PMI Releases October 2017 Newsletter

PMI: President’s Malaria Initiative Newsletter: October 2017 This newsletter contains announcements, news articles, and publications from or featured by PMI, including information on the initiative’s launch in Cameroon, Côte d’Ivoire, Niger, and Sierra Leone, and the expansion of its program in Burkina Faso (October 2017).


Taking the pulse of heart disease

On Saturday 26 – Wednesday 30 August, the world’s largest cardiovascular congress will take place In Barcelona, Spain. The ESC congress will convene global experts and present advancements in cardiovascular medicine worldwide. To bring us up to speed on all thing cardiovascular health, Dr Anna Beale ‘takes the pulse’ of heart disease in this piece.   In 2017, healthcare spending continues to rise globally. Total health expenditure as a percentage of total GDP increased from 8.5% in 1995 to 9.8% in 2014


Barriers and enablers of kangaroo mother care implementation from a health systems perspective:…

AbstractKangaroo Mother Care (KMC) is an evidence-based intervention that reduces neonatal morbidity and mortality.


USAID Should Narrow Focus, Reduce Global Footprint, Explicitly Support National Security…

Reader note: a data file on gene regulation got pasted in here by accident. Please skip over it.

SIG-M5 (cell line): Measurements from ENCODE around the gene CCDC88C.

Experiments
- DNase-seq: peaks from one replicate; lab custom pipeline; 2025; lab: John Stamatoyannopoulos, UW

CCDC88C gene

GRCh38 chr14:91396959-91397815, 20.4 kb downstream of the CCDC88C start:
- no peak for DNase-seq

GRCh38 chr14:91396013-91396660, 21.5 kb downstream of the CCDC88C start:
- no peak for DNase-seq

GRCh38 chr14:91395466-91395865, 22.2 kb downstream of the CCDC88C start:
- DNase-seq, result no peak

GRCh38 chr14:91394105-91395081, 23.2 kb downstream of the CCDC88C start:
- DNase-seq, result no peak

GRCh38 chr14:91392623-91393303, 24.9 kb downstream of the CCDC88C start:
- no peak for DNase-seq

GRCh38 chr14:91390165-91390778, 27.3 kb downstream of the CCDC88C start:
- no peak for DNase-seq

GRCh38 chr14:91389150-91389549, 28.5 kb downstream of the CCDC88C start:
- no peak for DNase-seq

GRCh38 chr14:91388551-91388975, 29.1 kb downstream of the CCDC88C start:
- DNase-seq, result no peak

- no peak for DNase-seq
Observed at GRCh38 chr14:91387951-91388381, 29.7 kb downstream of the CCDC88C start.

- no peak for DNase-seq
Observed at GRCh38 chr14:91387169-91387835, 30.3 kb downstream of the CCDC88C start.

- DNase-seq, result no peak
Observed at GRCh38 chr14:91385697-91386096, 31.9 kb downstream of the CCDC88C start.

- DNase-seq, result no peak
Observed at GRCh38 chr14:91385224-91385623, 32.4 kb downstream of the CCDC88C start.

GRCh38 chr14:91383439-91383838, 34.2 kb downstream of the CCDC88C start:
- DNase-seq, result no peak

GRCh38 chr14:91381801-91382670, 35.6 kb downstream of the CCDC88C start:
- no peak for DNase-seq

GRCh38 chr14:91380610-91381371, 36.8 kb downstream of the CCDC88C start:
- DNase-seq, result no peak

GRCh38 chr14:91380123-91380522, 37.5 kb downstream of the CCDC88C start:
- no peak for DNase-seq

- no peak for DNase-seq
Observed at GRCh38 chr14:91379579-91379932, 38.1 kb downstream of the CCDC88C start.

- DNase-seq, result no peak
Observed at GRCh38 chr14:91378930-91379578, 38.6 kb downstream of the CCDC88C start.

Devex: Opinion: Rethinking USAID selection criteria Michael Miklaucic, senior fellow with the Institute for National Strategic Studies, and director of research, information, and publications at the Center for Complex Operations (CCO) at the National Defense University “…[USAID should] repurpose itself to accept a narrower, but more focused role, drastically reduce the scope of its work…More


Vaccination remains the most cost-effective strategy to get on track with hepatitis B…

Midwife providing the 5-in-1 pentavalent vaccine (diphtheria-tetanus-pertussis [DTP], hepatitis B, and Haemophilus influenzae type b) during a routine vaccination session in Myanmar Dr. Rania Tohme, Team Lead, Global Immunization Division, CDC In the 1990s, the Western Pacific Region had one of the highest prevalence rates of chronic hepatitis B infection in the world (>8%). As a result, in 2005, it was the first World Health Organization (WHO) Region to adopt a hepatitis B control goal through vaccination. With the financial support of GAVI (the Vaccine Alliance), countries in the region introduced hepatitis B vaccine into routine immunization, starting with a birth dose followed by 2-3 additional doses.


Measuring the double burden of air pollution